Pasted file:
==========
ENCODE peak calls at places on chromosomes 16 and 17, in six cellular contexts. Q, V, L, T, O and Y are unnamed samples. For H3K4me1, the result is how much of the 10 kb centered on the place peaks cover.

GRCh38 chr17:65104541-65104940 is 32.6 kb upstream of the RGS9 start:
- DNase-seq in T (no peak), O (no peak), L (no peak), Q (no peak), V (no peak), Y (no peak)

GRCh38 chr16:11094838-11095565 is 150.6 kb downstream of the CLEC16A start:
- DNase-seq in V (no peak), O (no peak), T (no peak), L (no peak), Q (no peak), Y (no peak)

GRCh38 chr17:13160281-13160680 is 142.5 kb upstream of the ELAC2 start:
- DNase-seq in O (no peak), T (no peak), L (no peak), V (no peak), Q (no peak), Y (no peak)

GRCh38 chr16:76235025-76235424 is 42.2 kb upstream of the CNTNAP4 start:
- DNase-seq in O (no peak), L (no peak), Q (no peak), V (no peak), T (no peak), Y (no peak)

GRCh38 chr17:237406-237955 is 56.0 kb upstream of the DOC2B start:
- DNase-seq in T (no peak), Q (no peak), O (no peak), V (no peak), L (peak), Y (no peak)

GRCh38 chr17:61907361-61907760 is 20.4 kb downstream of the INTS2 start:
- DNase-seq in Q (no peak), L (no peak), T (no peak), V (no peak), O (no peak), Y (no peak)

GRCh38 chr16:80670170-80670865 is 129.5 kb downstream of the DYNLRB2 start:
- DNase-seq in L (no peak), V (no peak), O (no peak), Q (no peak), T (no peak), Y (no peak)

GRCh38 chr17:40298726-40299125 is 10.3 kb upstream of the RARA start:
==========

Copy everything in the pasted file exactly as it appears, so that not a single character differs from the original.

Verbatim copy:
ENCODE peak calls at places on chromosomes 16 and 17, in six cellular contexts. Q, V, L, T, O and Y are unnamed samples. For H3K4me1, the result is how much of the 10 kb centered on the place peaks cover.

GRCh38 chr17:65104541-65104940 is 32.6 kb upstream of the RGS9 start:
- DNase-seq in T (no peak), O (no peak), L (no peak), Q (no peak), V (no peak), Y (no peak)

GRCh38 chr16:11094838-11095565 is 150.6 kb downstream of the CLEC16A start:
- DNase-seq in V (no peak), O (no peak), T (no peak), L (no peak), Q (no peak), Y (no peak)

GRCh38 chr17:13160281-13160680 is 142.5 kb upstream of the ELAC2 start:
- DNase-seq in O (no peak), T (no peak), L (no peak), V (no peak), Q (no peak), Y (no peak)

GRCh38 chr16:76235025-76235424 is 42.2 kb upstream of the CNTNAP4 start:
- DNase-seq in O (no peak), L (no peak), Q (no peak), V (no peak), T (no peak), Y (no peak)

GRCh38 chr17:237406-237955 is 56.0 kb upstream of the DOC2B start:
- DNase-seq in T (no peak), Q (no peak), O (no peak), V (no peak), L (peak), Y (no peak)

GRCh38 chr17:61907361-61907760 is 20.4 kb downstream of the INTS2 start:
- DNase-seq in Q (no peak), L (no peak), T (no peak), V (no peak), O (no peak), Y (no peak)

GRCh38 chr16:80670170-80670865 is 129.5 kb downstream of the DYNLRB2 start:
- DNase-seq in L (no peak), V (no peak), O (no peak), Q (no peak), T (no peak), Y (no peak)

GRCh38 chr17:40298726-40299125 is 10.3 kb upstream of the RARA start: